• you see in a video game may look real, and havereal effect on a character inside the video game,  

  • but it is all ultimately not real to any  observer outside of the video game itself.  

  • If you log into Fortnite and someone  shoots directly at you, the real you  

  • behind the screen is completely unharmed by the  digital bullets being shot in your direction.

  • Even more disturbing is the ultimate goal of  Buddhism- Nirvana. Nirvana is the ultimate  

  • spiritual goal of a Buddhist practitioner, and  only achieved by rising above thethree poisons”,  

  • greed, aversion, and ignorance. Once you  accomplish that task, you are rewarded by  

  • being freed from the constant cycle of rebirthwhere you live and die a series of lives meant to  

  • act as teaching experiences. Achieving nirvana  leads to parinirvana, or the final nirvana, an  

  • afterlife for souls that have been freed from the  Hindu and Buddhist cycle of rebirth. What happens  

  • here is indescribable, and the human brain cannot  understand it so there is nothing known about it.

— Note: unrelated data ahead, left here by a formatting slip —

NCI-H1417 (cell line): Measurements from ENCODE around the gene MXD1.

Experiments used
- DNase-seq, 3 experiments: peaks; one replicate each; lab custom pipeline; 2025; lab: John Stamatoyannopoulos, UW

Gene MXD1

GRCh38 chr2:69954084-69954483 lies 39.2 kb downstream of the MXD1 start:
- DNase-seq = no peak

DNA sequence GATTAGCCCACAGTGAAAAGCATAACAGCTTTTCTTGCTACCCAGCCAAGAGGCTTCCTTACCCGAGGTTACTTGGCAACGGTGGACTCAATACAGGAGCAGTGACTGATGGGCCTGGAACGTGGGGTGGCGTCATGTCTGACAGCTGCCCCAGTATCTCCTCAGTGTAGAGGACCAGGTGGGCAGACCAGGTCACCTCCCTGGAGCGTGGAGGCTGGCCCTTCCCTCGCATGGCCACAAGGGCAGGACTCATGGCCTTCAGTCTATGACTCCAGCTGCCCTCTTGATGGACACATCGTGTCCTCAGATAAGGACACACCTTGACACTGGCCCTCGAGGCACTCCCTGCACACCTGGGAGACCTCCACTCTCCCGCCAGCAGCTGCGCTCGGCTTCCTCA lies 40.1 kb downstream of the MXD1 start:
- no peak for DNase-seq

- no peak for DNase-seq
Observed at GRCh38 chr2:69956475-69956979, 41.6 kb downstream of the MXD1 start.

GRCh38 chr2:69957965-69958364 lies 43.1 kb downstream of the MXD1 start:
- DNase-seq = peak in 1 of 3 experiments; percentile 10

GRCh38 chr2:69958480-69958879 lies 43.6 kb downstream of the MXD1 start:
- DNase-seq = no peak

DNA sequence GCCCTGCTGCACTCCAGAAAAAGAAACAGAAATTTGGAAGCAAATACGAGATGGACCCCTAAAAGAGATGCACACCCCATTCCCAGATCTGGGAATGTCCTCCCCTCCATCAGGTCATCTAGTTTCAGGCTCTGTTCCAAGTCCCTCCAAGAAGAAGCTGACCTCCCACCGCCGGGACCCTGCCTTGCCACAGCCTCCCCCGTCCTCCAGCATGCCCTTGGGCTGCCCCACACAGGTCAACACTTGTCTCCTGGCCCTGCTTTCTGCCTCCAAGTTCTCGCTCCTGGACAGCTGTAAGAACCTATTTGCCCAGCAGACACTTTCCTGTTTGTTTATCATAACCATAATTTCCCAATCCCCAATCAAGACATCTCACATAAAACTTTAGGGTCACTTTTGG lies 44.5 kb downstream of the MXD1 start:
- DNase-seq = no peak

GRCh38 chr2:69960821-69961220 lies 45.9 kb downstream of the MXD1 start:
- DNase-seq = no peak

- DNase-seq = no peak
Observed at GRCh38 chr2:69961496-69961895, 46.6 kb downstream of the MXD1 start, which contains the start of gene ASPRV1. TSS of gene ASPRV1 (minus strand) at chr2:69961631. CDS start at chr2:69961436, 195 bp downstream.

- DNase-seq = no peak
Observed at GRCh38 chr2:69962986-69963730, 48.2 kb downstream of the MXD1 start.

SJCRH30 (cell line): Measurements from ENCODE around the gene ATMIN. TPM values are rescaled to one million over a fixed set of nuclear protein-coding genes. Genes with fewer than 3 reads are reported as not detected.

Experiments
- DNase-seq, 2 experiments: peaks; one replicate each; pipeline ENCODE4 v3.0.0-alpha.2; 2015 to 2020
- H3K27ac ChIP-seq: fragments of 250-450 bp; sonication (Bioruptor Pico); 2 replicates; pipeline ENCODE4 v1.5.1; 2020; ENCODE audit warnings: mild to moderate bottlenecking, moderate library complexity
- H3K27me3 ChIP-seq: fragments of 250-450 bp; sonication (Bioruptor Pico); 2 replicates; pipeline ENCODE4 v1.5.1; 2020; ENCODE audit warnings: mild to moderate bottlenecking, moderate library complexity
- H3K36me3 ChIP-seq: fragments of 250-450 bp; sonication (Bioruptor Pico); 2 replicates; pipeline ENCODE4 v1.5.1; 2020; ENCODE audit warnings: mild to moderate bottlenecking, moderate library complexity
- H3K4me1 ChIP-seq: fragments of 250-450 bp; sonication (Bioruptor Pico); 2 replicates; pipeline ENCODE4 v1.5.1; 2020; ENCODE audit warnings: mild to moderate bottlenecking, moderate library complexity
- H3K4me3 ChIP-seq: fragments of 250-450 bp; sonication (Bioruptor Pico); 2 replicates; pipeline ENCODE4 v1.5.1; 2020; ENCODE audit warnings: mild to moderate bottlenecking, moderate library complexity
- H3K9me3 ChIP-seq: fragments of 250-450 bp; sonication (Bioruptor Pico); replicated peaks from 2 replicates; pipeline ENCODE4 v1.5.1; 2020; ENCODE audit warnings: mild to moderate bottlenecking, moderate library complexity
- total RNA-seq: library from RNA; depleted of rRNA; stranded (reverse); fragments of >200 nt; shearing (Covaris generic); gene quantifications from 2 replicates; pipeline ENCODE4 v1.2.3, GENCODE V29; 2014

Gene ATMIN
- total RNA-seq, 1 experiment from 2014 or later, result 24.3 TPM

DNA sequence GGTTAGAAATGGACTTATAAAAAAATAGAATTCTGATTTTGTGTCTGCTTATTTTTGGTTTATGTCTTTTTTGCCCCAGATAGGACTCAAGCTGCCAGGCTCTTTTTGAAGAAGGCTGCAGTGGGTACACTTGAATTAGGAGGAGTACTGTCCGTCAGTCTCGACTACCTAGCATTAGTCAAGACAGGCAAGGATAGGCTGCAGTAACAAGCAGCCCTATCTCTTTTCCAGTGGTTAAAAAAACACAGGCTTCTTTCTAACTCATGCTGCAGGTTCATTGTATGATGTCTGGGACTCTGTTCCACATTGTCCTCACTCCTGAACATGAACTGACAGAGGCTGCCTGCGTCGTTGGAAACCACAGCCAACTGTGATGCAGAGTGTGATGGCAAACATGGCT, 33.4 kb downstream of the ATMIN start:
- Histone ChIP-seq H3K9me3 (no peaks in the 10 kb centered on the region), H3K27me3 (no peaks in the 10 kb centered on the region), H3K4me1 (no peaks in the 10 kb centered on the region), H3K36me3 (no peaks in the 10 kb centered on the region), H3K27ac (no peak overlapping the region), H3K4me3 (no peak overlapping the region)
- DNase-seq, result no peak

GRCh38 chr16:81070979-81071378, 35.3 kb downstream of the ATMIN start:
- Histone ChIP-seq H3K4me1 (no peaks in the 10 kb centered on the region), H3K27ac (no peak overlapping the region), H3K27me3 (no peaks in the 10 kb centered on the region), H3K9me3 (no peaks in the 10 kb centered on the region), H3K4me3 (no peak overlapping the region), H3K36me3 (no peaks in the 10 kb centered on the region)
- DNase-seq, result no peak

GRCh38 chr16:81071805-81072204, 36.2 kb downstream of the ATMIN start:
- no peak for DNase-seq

• At a glance, Buddhism's nirvana seems much  like the carrot-and-stick core ideology of  

  • any religion- do good and be rewarded  with good, do bad and get the stick  

  • by being forced to live yet another life in  our imperfect world. Yet for a computer gamer,  

  • the entire concept of nirvana has a disturbingly  'quest-like' feature reminiscent of any computer  

  • game. It even comes with a respawn feature, just  like you would respawn in a game over and over  

  • again until you succeed by overcoming the obstacle  in front of you. Imagine a game of Super Mario,  

  • with Mario respawning over and over in  front of the bottomless pit he can't  

  • quite get the hang of jumping over- until  he does one day and continues on his way.

  • Buddhism's nirvana seems to point at one of  several possibilities for why we even live  

  • in a simulation, which we'll get to soonbut first, what do other religions say?

  • In the Hindu tradition life is believed  to be nothing more than a dream of Vishnu,